A basic package of health services for post-conflict countries: implications for sexual and reproductive health services.


Roberts, B; Guy, S; Sondorp, E; Lee-Jones, L; (2008) A basic package of health services for post-conflict countries: implications for sexual and reproductive health services. Reproductive health matters, 16 (31). pp. 57-64. ISSN 0968-8080 DOI: https://doi.org/10.1016/S0968-8080(08)31347-0

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Abstract

Health systems in countries emerging from conflict are often characterised by damaged infrastructure, limited human resources, weak stewardship and a proliferation of non-governmental organisations. This can result in the disrupted and fragmented delivery of health services. One increasingly popular response to improve health service delivery in post-conflict countries is for the country government and international donors to jointly contract non-governmental organisations to provide a Basic Package of Health Services for all the country's population. This approach is being applied in Afghanistan and Southern Sudan and is planned for the Democratic Republic of Congo. The approach is novel because it is intended as the only primary care service delivery mechanism throughout the country, with the available financial health resources primarily allocated to it. Although the aim is to scale up health services rapidly, including sexual and reproductive health services, there are a number of implications for such sub-sectors. This paper describes the Basic Package of Health Services contracting approach and discusses some of the potential challenges this approach may have for sexual and reproductive health services, particularly the challenges of availability and quality of services, and advocacy for these services.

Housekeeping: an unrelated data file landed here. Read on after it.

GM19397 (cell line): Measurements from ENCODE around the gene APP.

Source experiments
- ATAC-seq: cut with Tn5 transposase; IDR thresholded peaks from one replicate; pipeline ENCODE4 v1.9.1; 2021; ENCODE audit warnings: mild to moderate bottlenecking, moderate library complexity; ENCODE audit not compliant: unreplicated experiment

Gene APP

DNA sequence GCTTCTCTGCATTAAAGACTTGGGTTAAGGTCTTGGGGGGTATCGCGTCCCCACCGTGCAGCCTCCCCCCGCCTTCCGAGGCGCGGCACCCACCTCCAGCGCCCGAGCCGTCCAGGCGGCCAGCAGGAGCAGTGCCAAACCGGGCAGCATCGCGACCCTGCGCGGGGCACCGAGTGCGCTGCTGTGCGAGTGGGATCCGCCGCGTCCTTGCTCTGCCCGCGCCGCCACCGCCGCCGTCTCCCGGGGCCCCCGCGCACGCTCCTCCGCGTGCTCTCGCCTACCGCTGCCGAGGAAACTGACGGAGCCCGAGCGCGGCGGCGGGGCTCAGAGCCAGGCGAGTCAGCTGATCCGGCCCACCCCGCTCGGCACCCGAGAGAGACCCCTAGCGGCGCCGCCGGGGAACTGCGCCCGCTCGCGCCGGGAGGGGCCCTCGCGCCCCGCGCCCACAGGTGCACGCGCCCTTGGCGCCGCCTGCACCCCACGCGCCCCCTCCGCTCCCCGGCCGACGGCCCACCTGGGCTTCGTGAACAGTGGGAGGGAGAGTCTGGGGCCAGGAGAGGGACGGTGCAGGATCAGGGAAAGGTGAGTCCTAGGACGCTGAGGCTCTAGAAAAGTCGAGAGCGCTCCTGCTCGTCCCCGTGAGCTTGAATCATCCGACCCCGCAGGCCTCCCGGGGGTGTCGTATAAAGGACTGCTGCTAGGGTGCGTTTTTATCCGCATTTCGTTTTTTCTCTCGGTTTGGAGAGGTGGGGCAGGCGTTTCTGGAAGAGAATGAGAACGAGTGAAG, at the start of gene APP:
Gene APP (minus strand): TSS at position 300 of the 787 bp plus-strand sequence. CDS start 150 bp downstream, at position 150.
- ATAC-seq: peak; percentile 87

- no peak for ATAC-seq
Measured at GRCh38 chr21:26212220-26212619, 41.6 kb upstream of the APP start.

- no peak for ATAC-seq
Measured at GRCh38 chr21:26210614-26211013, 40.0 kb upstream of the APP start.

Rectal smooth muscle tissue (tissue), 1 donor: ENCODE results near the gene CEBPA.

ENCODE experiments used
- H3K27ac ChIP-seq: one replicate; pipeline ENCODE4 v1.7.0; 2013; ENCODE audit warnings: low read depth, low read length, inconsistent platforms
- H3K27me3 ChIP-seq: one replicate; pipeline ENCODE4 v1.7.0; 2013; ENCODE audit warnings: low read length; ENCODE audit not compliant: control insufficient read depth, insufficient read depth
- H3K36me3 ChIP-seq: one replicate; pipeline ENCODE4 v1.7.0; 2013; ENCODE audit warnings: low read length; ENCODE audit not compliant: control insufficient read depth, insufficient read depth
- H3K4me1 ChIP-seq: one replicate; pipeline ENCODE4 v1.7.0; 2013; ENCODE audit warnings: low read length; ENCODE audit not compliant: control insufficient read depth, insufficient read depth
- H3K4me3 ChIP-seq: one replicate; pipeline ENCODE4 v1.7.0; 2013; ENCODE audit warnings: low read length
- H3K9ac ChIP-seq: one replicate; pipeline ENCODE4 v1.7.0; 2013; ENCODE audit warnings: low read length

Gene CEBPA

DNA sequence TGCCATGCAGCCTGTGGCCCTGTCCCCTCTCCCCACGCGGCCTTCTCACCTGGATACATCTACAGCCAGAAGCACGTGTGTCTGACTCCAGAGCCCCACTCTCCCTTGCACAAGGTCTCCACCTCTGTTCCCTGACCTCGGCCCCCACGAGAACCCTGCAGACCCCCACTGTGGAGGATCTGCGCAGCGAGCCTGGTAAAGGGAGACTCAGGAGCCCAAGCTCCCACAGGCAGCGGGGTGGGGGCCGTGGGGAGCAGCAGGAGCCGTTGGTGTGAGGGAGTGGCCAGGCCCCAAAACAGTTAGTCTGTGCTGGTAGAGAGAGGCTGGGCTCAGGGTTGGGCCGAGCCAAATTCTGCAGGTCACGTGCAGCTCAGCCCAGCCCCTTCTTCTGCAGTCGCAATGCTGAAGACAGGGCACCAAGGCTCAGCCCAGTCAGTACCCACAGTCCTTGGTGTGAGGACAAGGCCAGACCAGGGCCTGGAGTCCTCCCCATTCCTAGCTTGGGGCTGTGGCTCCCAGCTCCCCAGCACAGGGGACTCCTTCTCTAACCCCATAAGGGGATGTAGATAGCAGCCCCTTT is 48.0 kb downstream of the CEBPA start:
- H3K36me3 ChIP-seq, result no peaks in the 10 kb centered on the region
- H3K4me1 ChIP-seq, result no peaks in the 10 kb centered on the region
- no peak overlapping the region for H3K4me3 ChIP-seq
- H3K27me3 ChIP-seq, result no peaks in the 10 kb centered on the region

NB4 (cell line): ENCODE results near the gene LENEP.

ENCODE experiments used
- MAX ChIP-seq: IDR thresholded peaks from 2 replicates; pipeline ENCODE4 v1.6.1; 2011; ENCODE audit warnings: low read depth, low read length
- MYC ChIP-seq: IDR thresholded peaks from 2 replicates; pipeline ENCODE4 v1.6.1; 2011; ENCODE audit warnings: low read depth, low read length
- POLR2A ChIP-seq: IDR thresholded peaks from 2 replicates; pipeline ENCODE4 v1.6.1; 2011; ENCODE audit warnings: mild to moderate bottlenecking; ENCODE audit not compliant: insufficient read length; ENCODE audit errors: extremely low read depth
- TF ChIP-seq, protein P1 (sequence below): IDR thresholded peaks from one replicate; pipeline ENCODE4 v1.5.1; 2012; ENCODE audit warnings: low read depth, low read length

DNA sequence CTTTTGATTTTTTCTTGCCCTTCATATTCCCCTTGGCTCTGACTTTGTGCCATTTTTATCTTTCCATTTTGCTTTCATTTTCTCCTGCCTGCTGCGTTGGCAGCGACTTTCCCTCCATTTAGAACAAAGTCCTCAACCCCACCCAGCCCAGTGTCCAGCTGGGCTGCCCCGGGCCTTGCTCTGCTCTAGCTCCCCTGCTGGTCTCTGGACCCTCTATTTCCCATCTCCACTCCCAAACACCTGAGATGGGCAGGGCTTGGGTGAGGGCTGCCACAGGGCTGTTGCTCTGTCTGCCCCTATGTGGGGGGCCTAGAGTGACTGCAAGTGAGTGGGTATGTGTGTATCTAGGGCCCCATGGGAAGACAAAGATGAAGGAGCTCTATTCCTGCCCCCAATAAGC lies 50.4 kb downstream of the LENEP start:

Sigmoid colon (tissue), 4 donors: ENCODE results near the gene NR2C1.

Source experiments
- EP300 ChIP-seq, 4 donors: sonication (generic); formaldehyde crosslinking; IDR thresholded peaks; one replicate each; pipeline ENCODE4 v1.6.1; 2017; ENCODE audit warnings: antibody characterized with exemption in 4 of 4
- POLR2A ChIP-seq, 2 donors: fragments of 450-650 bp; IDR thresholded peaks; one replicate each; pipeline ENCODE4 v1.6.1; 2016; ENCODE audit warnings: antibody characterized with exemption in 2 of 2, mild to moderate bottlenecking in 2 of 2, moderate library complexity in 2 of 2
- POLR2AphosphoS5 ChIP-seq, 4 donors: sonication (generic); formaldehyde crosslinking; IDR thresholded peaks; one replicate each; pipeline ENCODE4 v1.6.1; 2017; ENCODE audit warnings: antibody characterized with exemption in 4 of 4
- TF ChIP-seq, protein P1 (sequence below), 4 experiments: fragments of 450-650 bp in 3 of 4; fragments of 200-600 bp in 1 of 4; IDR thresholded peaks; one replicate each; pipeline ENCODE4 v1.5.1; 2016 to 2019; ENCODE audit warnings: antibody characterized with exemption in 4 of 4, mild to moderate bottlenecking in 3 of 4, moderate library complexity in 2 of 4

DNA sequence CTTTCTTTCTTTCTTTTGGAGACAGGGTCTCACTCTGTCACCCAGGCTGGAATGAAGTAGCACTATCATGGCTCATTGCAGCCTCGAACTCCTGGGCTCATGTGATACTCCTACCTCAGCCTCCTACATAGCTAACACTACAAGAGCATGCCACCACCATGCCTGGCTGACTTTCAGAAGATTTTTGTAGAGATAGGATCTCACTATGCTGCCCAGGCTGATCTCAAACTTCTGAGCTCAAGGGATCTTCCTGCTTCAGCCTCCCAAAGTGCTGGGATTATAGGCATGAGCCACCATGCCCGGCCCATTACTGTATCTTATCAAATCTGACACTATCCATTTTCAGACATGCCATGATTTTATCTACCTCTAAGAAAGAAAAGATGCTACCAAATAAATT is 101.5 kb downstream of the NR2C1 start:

Item Type: Article
Faculty and Department: Faculty of Public Health and Policy > Dept of Global Health and Development
Faculty of Public Health and Policy > Dept of Health Services Research and Policy
Research Centre: Health in Humanitarian Crises Centre
ECOHOST - The Centre for Health and Social Change
PubMed ID: 18513607
Web of Science ID: 257251600006
URI: http://researchonline.lshtm.ac.uk/id/eprint/7537

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